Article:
How exactly does using handfuls as a measurement ensure you get enough calories? Let's take a closer look:
One 4-oz. chicken breast holds about 28 g of protein and is about the size of your hand. Therefore, one chicken breast approximately equates to one handful of protein.
As a general guideline, you should include at least one, and up to two, handfuls of a lean protein source at each meal. The average-sized, active male should aim to eat two handfuls of protein to fuel hard training and build mass, whereas the average-sized female should eat one handful of lean protein. If you weigh this on a scale, this ends up being somewhere between 20-50 grams of protein—perfect!
Carbohydrates, Veggies, and Fruit
With everyone in the media demonizing carbohydrates, it's no wonder the stress of deciding how much carbohydrate—fruits and starches, in particular—to consume begets dysfunctional eating.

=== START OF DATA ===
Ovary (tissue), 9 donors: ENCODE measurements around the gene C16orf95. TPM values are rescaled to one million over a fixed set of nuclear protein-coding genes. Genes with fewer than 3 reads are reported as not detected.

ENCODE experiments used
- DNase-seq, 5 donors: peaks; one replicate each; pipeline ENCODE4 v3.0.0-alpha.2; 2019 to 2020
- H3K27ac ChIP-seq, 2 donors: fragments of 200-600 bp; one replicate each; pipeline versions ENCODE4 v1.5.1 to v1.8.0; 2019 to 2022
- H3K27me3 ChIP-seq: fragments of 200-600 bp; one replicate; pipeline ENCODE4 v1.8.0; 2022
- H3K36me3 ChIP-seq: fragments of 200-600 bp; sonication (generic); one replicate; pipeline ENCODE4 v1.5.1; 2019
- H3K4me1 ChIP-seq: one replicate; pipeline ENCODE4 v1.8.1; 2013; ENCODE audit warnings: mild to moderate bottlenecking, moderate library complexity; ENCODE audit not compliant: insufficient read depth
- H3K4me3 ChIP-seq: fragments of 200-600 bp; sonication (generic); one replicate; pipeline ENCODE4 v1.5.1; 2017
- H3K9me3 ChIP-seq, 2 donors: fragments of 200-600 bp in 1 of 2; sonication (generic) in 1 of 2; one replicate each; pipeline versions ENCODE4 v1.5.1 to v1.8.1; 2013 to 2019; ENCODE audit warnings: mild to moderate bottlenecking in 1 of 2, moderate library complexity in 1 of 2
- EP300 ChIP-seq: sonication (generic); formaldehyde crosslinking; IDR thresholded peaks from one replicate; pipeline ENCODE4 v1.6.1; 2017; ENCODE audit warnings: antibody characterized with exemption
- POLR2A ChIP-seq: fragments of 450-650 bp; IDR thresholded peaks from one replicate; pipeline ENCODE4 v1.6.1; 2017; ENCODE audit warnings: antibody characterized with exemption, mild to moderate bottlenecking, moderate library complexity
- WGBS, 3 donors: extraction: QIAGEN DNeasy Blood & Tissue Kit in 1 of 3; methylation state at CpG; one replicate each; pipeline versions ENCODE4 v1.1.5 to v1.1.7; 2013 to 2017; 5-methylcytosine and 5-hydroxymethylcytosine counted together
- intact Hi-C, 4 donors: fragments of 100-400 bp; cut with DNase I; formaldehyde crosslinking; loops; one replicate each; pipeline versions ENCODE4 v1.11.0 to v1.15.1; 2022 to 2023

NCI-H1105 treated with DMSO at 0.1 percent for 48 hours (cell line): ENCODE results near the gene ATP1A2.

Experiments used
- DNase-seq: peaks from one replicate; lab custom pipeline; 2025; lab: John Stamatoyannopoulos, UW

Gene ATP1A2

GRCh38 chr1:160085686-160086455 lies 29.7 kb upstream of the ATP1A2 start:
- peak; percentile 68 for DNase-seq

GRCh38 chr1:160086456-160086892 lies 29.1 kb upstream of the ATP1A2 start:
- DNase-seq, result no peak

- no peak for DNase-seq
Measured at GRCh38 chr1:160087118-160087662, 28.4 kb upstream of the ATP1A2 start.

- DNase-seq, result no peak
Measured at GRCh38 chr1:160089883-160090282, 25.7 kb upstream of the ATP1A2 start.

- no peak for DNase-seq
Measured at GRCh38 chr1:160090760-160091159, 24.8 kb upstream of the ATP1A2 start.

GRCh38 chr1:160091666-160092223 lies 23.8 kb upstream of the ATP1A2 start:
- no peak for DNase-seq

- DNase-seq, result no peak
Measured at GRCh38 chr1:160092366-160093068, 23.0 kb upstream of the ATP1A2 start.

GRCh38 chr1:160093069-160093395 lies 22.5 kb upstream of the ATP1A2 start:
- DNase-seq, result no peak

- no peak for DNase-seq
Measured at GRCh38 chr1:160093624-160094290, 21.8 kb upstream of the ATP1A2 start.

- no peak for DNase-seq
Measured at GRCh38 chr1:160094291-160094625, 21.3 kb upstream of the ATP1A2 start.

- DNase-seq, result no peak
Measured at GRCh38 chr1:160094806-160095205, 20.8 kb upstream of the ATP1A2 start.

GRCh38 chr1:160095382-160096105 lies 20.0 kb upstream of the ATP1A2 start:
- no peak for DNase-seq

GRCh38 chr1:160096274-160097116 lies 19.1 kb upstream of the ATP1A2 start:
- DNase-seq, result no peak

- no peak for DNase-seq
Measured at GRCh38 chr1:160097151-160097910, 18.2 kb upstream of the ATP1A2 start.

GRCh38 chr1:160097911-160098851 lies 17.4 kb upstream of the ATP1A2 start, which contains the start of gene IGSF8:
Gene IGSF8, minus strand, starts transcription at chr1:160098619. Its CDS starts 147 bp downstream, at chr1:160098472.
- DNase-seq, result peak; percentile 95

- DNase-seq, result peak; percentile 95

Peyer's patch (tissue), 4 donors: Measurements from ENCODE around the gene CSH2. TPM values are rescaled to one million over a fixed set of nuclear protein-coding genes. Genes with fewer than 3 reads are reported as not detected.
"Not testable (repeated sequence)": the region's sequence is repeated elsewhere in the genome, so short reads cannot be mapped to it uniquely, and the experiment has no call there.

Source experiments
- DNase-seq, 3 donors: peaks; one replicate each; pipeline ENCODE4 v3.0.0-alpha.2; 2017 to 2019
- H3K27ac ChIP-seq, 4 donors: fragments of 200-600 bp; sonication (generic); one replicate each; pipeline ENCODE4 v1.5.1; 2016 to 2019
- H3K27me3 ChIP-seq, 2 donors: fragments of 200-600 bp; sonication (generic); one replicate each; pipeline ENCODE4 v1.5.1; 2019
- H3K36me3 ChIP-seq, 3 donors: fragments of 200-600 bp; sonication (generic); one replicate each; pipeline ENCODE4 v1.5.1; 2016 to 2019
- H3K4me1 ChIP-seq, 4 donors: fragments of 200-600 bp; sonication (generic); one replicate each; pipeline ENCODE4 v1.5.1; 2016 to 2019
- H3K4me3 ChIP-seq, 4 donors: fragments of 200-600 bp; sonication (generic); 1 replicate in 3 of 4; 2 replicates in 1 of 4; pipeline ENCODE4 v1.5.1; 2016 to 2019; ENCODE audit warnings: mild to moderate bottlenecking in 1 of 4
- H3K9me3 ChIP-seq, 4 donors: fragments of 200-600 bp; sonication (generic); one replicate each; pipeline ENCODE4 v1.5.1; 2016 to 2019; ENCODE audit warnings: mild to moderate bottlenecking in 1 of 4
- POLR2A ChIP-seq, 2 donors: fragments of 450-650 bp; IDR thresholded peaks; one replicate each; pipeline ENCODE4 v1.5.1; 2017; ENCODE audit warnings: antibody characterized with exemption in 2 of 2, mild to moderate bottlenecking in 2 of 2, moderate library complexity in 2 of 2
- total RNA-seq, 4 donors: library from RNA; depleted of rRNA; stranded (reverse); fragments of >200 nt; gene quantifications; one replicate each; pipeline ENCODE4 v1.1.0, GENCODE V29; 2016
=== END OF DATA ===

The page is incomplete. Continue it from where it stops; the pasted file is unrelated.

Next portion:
Carbohydrates come in two forms, which break down differently in the body. Simple, fast-digesting carbs include things like processed sugary goods and fruit. Complex, slow-digesting carbs are things like starchy potatoes and oatmeal. The bottom line is that all carbohydrates constitute a form of sugar-based energy and cellular fuel.
The amount of carbs is perhaps the most individualized aspect of nutrition, because some people respond better to lower amounts carbs while others thrive on high carbs. While I'm merely giving you a general guideline, I highly recommend that you tweak your carb servings according to your needs and how you feel. A good starting point is two handfuls for men, and one handful for women, of a carb source at each meal.